Many are puzzling over how digital technology can be designed to work more for us than against us. But countless such tools already exist to do that—it’sjust a matter of how we use them. This is a personal example of how individuals orchestrated our public-serving governmental entities and digital creations to improve a community’s quality of life.
On a beautiful day in 1999, a few years after we moved to our newly-built suburban neighborhood near Washington, D.C., I got the urge to walk with my six-year-old son to a nearby park.
This was no ordinary destination, but the serene and meticulously cared-for Meadowlark Botanical Gardens, the only such facility in all of northern Virginia.
Though barely a mile long, the walk itself was tough. We fought through tall grass along winding Beulah Road—surely trespassing on other people’s yards. As we trudged ahead, we noticed a trampled area, replete with the fresh detritus of a car accident.
Hooray for the big tech companies who’ve enhanced their products to offer better customer control.
Apple was surprisingly quick to roll out Screen Time, a feature that iPhone and iPad users automatically receive for free with the iOS12 update. The improvements come only a year after iPod creator Tony Fadell bemoaned “We have zero data on our habits with these devices”. Now you have your data, right down to how often you pick up your phone. You can also track exactly what you do on the device so you can better manage how you spend your time.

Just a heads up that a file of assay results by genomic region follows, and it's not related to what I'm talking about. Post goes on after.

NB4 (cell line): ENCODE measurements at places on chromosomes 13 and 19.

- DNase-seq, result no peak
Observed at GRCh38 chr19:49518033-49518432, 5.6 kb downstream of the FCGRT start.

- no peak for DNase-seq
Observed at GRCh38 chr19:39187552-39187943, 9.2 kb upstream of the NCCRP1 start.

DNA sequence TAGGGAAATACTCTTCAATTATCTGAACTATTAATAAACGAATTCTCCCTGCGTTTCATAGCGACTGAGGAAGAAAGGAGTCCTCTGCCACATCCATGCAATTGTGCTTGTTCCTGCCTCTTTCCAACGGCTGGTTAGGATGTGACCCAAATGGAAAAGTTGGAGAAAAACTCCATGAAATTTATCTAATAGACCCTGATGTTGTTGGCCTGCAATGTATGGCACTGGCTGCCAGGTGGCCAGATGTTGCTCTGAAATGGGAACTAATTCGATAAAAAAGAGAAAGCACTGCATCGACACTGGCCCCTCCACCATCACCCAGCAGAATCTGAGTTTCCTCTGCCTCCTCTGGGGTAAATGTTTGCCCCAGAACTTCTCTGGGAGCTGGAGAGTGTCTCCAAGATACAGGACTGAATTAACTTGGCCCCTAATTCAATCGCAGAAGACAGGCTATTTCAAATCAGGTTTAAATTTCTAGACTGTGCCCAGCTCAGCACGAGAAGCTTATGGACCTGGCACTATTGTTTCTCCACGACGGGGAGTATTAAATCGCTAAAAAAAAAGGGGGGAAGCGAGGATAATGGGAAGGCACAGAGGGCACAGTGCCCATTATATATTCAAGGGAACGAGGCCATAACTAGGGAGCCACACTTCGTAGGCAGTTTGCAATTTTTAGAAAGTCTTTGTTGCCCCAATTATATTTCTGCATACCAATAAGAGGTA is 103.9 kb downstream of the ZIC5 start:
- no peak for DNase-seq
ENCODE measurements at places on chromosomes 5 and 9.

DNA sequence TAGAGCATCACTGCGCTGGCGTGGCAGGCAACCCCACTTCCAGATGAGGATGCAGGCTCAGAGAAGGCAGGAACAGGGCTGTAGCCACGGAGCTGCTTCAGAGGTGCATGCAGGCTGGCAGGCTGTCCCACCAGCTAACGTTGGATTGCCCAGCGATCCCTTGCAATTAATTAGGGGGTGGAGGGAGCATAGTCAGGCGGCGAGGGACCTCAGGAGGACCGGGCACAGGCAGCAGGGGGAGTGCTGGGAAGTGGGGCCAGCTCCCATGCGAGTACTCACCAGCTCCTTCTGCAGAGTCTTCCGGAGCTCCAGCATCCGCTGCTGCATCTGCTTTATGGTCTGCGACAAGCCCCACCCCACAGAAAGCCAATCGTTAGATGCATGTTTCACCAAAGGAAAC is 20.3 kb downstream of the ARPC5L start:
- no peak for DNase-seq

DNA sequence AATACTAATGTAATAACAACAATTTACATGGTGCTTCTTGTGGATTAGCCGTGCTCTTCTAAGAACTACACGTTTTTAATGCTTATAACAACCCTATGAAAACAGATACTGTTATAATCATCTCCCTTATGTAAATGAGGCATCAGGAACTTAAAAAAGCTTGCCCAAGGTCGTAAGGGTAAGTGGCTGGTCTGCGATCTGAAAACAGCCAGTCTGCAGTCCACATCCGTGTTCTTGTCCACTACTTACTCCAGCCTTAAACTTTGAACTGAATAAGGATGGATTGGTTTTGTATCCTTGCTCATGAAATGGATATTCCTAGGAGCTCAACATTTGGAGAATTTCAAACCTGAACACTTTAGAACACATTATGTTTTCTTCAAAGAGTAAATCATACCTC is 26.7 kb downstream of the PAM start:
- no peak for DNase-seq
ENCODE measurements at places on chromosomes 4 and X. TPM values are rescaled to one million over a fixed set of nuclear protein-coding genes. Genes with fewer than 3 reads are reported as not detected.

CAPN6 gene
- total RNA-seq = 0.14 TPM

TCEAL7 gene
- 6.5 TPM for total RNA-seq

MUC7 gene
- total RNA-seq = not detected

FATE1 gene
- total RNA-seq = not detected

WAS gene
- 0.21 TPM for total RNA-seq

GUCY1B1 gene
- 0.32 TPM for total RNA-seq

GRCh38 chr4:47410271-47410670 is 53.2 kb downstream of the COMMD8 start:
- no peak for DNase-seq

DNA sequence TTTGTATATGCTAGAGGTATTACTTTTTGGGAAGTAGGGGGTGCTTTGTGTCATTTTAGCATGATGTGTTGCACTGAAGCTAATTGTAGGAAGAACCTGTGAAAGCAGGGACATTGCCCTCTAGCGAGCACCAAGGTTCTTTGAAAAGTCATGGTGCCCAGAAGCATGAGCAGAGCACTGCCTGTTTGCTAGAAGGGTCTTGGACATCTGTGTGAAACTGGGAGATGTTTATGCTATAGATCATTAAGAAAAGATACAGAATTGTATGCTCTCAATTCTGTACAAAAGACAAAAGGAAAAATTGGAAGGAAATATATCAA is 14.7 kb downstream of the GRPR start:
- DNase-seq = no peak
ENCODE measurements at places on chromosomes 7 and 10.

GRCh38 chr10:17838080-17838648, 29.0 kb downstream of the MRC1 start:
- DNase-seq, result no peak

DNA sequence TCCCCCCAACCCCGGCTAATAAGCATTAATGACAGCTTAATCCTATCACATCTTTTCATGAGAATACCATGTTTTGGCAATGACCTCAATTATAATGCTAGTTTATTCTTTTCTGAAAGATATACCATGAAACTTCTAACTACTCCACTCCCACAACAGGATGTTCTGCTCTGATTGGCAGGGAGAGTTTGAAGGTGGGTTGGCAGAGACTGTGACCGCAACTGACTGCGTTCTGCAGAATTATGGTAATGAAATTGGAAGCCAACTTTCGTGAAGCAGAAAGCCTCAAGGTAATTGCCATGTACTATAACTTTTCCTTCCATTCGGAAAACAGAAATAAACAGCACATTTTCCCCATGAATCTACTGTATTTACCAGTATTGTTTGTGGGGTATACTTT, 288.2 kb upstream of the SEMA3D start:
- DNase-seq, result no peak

A Boon for Parents
Screen Time is especially life-changing for parents who now can oversee Continue reading →
Top TED talker Brene Brown nailed it at the Mom2Summit when she declared: “I’ve never done anything that was worth much unless I was scared shitless and nauseous.”
That’s exactly how I felt stepping onto the red circle at TEDx Tysons in Tysons, Virginia. But as I delivered “Durable Humans are Smarter Than Their Phones,” I was uplifted by the inspiration of a host of brilliant people I want to thank here.
Copious credit goes to Hilarie Cash, co-founder of ReStart, the nation’s first Internet addiction treatment center. Hilarie invited me in to meet people like “Jeff,” the young tech addict whose heartbreaking yet hopeful story you can read about here.
ReStart’s track record proves that simple things like cooking dinner and mopping the floor can help young people break the stranglehold of addiction and return to success in real life. By creating and sustaining Attachment, Hilarie told me in this interview, parents can help kids Continue reading →
Can simple tasks like cooking dinner and washing the dog help break a crippling compulsion to overuse screen-based media? To find out, I traveled to America’s first Internet addiction treatment center, in the outskirts of Seattle. I was told beforehand to “please keep your phone on silent and out of sight.” Here’s what happened: Continue reading →